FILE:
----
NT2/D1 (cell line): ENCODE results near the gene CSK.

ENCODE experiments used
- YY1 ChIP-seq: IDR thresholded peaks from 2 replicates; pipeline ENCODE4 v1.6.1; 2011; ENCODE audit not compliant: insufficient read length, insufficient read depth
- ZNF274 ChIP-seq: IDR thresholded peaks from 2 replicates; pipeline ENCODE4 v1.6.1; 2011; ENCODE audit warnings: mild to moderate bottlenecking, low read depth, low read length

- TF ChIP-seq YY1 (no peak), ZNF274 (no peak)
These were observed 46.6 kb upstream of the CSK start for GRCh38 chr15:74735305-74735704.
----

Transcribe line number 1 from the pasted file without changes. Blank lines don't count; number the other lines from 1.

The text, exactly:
NT2/D1 (cell line): ENCODE results near the gene CSK.